It is the height of hypocrisy to believe that Alaska’s judiciary is “above the fray” of politics as a sort of wise and unbiased referee – a protector of the rule of law – to assist us citizen-peons in understanding the state and federal constitutions.

Even the leftist media has discovered that the judiciary has gone “a bridge too far” in interfering with elections and the will of Mat-Su voters in choosing a state representative.

No, the left doesn’t like Rep. David Eastman, never did, never will. But they have begun – with a thin and reedy voice – to understand the principles that are at stake in the current lawsuit brought against him by former Mat-Su Assemblyman Randall Kowalke. The aim is to convince a state judge to find that Eastman is disqualified from holding public office, despite being duly re-elected by Wasilla voters, because of his affiliation with the Oath Keepers organization.

Even the left can see where this is going. If they fail to defend Eastman, then the rule of law will be effectively replaced with rule by judicial fiat.

How is it that the Anchorage Daily News can understand this, but not the executive and legislative branches? Article 12, Sec. 4, the “disloyalty clause,” was controversial even in 1955.

This is the key on which Kowalke’s lawsuit hinges. He claims Eastman violated Alaska’s loyalty clause be joining a group that Kowalke says advocates for the violent overthrow of the government.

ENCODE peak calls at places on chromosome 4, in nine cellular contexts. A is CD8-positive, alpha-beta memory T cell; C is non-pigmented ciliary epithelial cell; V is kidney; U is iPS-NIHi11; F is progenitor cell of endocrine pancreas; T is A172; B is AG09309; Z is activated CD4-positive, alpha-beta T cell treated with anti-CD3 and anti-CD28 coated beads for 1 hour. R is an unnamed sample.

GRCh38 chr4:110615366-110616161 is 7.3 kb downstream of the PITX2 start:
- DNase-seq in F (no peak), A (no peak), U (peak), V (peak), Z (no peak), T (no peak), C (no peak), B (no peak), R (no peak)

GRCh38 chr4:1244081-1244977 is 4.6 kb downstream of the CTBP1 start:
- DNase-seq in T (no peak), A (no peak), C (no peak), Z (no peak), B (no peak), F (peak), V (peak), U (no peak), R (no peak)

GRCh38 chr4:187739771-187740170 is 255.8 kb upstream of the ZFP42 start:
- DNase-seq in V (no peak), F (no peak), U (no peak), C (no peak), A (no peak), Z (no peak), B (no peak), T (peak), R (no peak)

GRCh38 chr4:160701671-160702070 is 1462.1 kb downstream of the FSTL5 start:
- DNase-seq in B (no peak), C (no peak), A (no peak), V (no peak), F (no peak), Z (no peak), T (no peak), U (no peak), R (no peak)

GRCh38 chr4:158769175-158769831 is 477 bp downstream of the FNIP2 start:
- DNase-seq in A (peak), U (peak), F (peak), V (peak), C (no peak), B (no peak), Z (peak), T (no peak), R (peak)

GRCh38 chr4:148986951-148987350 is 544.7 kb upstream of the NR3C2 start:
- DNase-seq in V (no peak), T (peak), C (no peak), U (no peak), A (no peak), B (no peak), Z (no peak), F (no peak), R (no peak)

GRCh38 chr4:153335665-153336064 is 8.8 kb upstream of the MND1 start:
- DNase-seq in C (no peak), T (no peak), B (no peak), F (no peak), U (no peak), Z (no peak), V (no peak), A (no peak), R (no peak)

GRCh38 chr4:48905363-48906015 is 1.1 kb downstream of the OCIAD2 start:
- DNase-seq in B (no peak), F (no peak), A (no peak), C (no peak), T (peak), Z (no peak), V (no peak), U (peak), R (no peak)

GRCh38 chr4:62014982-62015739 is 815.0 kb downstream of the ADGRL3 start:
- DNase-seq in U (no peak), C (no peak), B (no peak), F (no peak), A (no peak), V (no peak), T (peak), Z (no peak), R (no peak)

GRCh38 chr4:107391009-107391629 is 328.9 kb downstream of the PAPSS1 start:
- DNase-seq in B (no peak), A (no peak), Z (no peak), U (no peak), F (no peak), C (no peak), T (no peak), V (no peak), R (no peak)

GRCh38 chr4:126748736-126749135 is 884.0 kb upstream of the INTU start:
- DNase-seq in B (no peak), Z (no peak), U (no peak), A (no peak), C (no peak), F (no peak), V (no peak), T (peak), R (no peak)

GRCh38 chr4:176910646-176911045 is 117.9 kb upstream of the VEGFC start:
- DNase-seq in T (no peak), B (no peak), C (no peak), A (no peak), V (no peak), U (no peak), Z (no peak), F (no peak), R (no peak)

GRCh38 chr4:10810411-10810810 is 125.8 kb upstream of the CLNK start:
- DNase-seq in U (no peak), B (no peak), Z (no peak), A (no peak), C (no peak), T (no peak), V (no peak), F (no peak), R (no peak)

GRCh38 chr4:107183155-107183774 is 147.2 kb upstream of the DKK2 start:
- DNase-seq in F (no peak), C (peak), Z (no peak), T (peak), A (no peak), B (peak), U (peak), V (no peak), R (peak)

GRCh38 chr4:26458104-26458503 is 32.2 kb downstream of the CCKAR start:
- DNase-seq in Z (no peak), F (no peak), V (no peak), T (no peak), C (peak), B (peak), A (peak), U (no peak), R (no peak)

Of course, the Oath Keepers bylaws and documents say absolutely nothing about overthrowing the government. They merely call members to defend and uphold the constitution. Nonetheless, Kowalke aims to weaponize Alaska’s disloyalty clause to forever cancel Eastman from public service.

We do not have “three co-equal branches of government.” That term is propaganda that needs to be permanently abolished.

Historically, Alaska’s disloyalty clause came about at the height of so-called “McCarthyism.” It would certainly surprise most leftists today to discover that they themselves have become what they once hated. At least the ADN figured this out.

But the ever-growing power of the Alaska judicial branch has been in the making for decades. The judicial branch has, in recent years, decided that it is the collective dictator of Alaska. Let us count the ways: